I found these two recipes in a magazine in a nail salon as I was waiting for my toenails to dry. I couldn't believe that there were two recipes on the same page that I wanted to try and discreetly ripped the page out of the magazine when no one was looking. I no longer remember what magazine the recipes came from. I'M SORRY FOR THE LACK OF ATTRIBUTION NAIL SALON MAGAZINE YOUR RECIPES ARE DELICIOUS. However, the recipes themselves are credited, so I'll put that in.
Recipe #1. Grilled salmon with soba noodles and ponzu sauce.
The Lodge at Woodloch, Hawley, PA
NOTE: I did not make the Ponzu sauce from scratch. I just used pre-made Ponzu sauce.
And for the record, I thought the recipe tasted better with just the noodles and salmon (I thought the tang of the Ponzu sauce clashed with the sweet glaze on the salmon), but maybe the homemade Ponzu sauce would be different. Also, I'm boring.
1 cup each orange juice and water or vegetable stock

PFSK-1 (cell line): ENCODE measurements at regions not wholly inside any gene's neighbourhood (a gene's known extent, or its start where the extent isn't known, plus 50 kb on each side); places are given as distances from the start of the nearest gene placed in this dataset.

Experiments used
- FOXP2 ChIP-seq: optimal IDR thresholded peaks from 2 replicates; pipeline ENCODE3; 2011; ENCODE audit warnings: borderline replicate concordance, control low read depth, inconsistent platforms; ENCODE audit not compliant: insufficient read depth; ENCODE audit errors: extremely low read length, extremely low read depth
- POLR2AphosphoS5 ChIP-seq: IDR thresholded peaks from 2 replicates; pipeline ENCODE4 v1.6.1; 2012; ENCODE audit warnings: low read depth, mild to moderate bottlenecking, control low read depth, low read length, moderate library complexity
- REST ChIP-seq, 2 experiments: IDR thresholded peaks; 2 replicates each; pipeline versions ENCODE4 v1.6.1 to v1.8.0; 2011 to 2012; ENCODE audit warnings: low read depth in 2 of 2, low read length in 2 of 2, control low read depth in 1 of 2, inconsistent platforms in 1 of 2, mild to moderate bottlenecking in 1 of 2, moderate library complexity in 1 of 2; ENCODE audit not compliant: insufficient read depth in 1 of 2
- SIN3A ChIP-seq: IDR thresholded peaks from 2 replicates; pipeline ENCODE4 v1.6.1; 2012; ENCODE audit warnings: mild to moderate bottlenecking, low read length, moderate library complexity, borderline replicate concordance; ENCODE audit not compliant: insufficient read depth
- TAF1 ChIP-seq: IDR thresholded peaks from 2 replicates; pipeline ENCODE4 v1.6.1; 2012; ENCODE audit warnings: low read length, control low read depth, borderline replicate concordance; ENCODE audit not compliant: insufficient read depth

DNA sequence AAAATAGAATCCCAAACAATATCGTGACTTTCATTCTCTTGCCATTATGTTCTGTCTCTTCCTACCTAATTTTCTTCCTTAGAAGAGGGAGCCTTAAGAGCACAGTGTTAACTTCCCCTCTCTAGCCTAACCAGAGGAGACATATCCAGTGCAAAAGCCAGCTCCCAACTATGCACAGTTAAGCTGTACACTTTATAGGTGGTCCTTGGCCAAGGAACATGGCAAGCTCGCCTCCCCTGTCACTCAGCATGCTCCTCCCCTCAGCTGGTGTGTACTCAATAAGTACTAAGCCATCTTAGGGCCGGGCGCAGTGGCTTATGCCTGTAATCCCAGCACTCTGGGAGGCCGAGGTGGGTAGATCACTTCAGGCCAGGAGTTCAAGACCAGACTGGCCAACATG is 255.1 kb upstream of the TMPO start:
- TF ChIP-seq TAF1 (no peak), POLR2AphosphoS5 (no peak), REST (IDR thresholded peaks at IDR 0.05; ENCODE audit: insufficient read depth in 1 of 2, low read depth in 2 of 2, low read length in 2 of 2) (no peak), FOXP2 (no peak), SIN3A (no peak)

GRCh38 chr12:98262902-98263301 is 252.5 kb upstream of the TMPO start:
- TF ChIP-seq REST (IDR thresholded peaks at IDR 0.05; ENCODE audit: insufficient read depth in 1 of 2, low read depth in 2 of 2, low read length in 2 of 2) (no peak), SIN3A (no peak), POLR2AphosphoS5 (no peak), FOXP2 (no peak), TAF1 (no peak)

3 Tbsp fresh lime juice
1 Tbsp soy sauce
1 tsp soy sauce
1 tsp each honey and rice wine vinegar
1/2 tsp each grated fresh ginger and minced garlic
1/4 tsp crushed red pepper flakes
1 8 oz package dried buckwheat soba noodles.
I cup shredded carrots
4 (5 oz) skinless slamon fillets, 1 inch thick
2 Tbsp each soy sauce and honey, blended.
Sliced scallion, for garnish
1. Ponzu sauce. Bring sauce ingredients to a boil in a medium saucepan; reduce heat to medium-low and simmer 20 minutes, or until recuded by half, about 1 1/4 cups.
2. Noodles. Bring large pot of water to a boil. Add soba noddles and simmer, uncovered, 6 minutes or until just tender. Place carrots in a colander; drain noodles over carrots in colander, then toss together.
3. Salmon. Heat a nonstick stovetop grill pan over medium heat. While noodles cook, place salmon on grill pan, skinner side up; grill 4 minutes. Turn fillets; brush with soy-honey glaze.